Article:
The Feast Days of Slavic Saints as Part of the Stishnoy Prologue from the 15th – 17th Centuries
Keywords:Old Church Slavonic writings of the 15th – 17th centuries; Stishnoy Prologue; the feast days of Slavic saints; textology; typology of manuscripts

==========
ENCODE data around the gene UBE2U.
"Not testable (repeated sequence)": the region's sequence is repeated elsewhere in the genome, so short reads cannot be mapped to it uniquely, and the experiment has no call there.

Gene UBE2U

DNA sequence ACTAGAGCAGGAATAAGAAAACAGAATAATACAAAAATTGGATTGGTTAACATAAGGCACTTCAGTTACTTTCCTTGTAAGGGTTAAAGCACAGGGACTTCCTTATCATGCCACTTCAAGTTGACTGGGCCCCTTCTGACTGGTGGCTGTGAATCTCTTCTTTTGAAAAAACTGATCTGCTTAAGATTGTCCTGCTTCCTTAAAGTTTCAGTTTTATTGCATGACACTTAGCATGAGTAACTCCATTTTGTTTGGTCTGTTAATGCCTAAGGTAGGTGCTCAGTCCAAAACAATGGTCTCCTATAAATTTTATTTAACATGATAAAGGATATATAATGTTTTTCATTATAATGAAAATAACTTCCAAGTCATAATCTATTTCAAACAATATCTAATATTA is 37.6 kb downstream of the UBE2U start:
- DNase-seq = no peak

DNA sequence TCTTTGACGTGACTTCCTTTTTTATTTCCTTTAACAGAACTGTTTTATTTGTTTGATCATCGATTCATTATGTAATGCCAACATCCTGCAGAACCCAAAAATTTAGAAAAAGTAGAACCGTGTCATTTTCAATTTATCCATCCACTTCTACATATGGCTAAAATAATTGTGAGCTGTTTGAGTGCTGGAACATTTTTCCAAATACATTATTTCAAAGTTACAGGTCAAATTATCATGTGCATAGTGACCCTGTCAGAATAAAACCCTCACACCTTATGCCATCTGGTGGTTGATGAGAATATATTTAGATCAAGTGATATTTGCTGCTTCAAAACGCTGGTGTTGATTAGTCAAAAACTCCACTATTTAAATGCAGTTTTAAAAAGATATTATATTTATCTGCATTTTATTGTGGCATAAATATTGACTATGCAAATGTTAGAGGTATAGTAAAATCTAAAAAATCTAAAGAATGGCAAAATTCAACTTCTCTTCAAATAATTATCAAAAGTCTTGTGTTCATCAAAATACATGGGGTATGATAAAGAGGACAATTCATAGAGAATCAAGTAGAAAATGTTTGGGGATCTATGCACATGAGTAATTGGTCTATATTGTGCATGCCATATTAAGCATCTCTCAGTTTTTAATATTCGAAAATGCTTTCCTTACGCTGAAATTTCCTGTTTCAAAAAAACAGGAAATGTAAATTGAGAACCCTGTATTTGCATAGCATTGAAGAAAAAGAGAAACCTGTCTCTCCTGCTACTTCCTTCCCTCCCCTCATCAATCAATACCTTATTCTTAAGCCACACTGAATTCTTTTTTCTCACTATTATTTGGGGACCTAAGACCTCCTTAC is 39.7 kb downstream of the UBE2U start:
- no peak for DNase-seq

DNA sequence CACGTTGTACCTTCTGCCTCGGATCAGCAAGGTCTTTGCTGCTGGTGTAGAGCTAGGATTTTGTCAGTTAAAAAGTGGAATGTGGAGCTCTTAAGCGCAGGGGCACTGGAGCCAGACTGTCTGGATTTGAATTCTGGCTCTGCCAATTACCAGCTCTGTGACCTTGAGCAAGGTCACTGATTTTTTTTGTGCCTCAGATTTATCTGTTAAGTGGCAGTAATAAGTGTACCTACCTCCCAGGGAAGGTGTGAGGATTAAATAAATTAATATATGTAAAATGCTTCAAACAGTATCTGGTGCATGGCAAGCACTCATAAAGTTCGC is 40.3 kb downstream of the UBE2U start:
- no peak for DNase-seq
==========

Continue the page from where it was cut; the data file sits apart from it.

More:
This article studies the structure of the Stishnoy Prologue (Synaxarion), an artefact of Old Church Slavonic writing containing brief lives of the saints, hagiography, and moralising stories arranged in accordance with the calendar. There are many unsolved issues concerning the history of the translation of the Stishnoy Prologue into the Slavic language and its existence in Russia between the 14th and 17th centuries. These issues have to do with the sources, the peculiarities of its copies, and the role played by the hagiographies and moralising texts in different manuscripts. The author aims to clarify the structure of the Stishnoy Prologue and the description of Slavic saints’ lives corresponding to their anniversaries. In order to draw a typological classification of the 40 copies of the spring and summer parts of the Stishnoy Prologue from the 15th–17th centuries in their Russian, Serbian, and Bulgarian versions, the author uses the linguo-textological method, dividing all the manuscripts into five groups. As a result of the study, the author singles out nine hagiographies devoted to Slavic saints and supposedly written by Slavic authors. Three saints’ lives describing the earliest events in Christian history (early 4th century AD, 351, 812) can be found in all the copies of the document, which means these texts were part of the original Slavic translation of the Stishnoy Prologue from Greek. The commemoration of Holy Prince Wenceslaus (Vyacheslav) of the Czechs can be found in all the Russian copies, while the life of Methodius, Bishop of Moravia (characterising the Khutyn group of manuscripts), was included into the Stishnoy Prologue after its appearance in Russia in the 14th century. Additionally, the author discovered descriptions of the lives of the most venerated Bulgarian St John of Rila and St Prince Lazar of Serbia in only two out of the fifteen South Slavic manuscripts, both dating back to the 17th century. This testifies to the fact that the South Slavs demonstrated a stronger adherence to tradition when copying texts. The author also points out that the life of the Bulgarian St George the New can only be found in the 16th-century copy of the Stishnoy Prologue. It also contains a number of Russian and Slavic saints canonised by the Russian Orthodox Church after the Councils of 1547 and 1549. Finally, the author concludes that the presence of the lives of Slavic saints in the Stishnoy Prologue is an important typological feature to be taken into account when characterising the existing manuscripts.
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